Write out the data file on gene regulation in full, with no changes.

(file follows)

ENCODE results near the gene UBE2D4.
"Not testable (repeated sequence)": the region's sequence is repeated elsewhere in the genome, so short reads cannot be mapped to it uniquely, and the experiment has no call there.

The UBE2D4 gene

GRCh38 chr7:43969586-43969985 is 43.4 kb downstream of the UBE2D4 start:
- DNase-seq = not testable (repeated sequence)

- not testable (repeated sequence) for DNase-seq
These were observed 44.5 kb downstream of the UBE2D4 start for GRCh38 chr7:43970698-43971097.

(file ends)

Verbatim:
ENCODE results near the gene UBE2D4.
"Not testable (repeated sequence)": the region's sequence is repeated elsewhere in the genome, so short reads cannot be mapped to it uniquely, and the experiment has no call there.

The UBE2D4 gene

GRCh38 chr7:43969586-43969985 is 43.4 kb downstream of the UBE2D4 start:
- DNase-seq = not testable (repeated sequence)

- not testable (repeated sequence) for DNase-seq
These were observed 44.5 kb downstream of the UBE2D4 start for GRCh38 chr7:43970698-43971097.